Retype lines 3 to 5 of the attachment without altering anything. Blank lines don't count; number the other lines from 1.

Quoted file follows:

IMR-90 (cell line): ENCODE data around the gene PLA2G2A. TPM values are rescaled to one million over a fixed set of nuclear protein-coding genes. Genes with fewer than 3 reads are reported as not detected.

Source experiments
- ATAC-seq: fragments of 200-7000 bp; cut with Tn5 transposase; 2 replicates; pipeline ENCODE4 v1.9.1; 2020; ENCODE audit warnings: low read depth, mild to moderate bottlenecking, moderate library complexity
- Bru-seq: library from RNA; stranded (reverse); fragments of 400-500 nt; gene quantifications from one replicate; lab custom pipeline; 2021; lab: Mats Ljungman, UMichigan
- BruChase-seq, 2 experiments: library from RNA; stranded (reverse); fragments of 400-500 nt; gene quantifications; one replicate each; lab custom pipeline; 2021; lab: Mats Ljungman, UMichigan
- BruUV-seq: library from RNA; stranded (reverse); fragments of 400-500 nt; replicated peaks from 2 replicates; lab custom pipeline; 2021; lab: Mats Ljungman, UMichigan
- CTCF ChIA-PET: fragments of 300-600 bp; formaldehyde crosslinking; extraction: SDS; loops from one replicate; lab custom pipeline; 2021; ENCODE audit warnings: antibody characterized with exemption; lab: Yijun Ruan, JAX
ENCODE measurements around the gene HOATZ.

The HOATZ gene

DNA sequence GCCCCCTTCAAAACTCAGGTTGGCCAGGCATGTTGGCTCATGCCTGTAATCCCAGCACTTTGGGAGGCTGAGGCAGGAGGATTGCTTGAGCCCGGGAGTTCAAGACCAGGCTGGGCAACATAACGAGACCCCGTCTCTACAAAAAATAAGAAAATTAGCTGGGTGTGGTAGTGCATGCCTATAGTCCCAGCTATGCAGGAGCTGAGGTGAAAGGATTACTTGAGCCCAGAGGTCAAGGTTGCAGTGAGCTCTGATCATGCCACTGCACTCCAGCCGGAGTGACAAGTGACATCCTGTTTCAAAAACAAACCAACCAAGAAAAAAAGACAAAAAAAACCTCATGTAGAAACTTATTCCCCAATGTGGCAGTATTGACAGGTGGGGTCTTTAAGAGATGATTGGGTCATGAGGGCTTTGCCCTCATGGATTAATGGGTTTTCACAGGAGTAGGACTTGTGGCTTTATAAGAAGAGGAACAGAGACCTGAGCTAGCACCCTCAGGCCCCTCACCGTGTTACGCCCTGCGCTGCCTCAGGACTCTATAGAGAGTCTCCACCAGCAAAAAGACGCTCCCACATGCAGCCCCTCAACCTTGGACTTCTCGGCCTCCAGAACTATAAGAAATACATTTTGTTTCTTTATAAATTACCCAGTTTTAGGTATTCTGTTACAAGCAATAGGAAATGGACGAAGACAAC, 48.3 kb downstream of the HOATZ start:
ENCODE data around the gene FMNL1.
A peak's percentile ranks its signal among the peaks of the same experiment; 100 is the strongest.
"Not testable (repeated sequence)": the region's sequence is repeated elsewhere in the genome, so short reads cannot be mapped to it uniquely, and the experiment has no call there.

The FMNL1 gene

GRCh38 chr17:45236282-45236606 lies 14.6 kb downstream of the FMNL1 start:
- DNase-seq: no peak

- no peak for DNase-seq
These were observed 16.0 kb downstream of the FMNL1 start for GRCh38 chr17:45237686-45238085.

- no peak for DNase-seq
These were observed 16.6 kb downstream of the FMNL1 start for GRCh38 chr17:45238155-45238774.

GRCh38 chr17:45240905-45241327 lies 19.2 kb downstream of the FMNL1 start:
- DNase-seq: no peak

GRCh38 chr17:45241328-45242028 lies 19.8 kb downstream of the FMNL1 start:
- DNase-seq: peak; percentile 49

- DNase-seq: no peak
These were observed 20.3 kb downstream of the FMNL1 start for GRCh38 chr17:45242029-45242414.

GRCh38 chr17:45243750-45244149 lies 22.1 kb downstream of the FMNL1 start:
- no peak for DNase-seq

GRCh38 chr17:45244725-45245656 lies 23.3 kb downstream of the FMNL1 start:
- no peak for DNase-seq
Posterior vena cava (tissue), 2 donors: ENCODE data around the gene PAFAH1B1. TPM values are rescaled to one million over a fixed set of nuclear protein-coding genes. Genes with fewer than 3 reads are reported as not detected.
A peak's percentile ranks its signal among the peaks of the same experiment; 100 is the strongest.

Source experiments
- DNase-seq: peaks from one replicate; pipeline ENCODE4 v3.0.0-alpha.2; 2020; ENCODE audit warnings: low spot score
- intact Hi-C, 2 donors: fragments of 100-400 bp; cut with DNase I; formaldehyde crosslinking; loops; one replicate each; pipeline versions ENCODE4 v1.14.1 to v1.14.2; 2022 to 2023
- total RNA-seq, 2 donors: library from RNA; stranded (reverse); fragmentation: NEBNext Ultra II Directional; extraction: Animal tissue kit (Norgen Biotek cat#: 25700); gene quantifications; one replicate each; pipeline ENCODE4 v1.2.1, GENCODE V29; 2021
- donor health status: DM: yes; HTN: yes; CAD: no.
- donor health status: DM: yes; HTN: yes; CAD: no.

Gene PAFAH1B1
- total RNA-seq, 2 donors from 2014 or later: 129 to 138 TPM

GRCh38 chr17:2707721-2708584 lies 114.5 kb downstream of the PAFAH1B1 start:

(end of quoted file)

- ATAC-seq: fragments of 200-7000 bp; cut with Tn5 transposase; 2 replicates; pipeline ENCODE4 v1.9.1; 2020; ENCODE audit warnings: low read depth, mild to moderate bottlenecking, moderate library complexity
- Bru-seq: library from RNA; stranded (reverse); fragments of 400-500 nt; gene quantifications from one replicate; lab custom pipeline; 2021; lab: Mats Ljungman, UMichigan
- BruChase-seq, 2 experiments: library from RNA; stranded (reverse); fragments of 400-500 nt; gene quantifications; one replicate each; lab custom pipeline; 2021; lab: Mats Ljungman, UMichigan